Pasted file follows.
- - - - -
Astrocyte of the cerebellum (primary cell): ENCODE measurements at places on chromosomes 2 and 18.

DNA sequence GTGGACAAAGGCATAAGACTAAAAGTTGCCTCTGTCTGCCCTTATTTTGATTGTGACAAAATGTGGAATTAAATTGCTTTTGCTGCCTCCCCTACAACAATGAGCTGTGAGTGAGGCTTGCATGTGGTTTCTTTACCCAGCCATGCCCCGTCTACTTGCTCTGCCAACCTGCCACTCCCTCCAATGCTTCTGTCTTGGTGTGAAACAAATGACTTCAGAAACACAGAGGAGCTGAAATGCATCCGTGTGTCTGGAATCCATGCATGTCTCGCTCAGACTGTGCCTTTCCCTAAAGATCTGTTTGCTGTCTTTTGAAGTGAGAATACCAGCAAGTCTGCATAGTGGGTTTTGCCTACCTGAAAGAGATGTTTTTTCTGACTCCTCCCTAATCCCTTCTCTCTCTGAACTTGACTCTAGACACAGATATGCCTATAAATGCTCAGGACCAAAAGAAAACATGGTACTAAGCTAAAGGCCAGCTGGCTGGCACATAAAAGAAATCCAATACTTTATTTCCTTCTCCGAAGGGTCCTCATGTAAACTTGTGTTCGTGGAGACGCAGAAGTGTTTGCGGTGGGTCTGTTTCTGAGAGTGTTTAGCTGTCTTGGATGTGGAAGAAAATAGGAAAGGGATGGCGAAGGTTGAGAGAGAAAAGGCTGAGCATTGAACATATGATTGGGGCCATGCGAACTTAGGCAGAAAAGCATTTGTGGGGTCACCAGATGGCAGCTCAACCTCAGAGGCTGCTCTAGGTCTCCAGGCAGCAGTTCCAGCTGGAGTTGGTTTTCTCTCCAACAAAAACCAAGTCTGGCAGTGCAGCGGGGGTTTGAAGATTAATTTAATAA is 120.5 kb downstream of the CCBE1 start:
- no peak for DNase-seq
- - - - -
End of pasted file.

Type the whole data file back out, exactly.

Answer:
Astrocyte of the cerebellum (primary cell): ENCODE measurements at places on chromosomes 2 and 18.

DNA sequence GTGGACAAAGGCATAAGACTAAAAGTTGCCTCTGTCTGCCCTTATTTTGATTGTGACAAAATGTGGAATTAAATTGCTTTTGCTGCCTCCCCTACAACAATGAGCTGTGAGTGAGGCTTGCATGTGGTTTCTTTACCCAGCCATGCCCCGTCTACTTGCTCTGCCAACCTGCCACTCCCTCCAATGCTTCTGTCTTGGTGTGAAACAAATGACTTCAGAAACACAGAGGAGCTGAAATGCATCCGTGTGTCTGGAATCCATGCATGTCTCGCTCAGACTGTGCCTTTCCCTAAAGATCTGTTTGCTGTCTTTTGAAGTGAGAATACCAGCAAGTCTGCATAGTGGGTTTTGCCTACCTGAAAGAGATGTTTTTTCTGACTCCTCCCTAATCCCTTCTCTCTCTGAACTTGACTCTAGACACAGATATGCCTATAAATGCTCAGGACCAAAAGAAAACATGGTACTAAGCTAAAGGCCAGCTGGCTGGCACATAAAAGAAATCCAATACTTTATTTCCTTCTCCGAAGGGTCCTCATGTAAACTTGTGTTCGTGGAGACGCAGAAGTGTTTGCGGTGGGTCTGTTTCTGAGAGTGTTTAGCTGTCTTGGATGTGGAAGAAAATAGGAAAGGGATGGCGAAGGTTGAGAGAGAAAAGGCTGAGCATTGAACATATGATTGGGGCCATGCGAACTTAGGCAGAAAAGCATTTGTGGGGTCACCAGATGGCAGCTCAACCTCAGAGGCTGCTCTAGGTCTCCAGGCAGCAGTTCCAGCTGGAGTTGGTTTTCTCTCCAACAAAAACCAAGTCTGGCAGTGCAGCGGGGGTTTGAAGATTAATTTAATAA is 120.5 kb downstream of the CCBE1 start:
- no peak for DNase-seq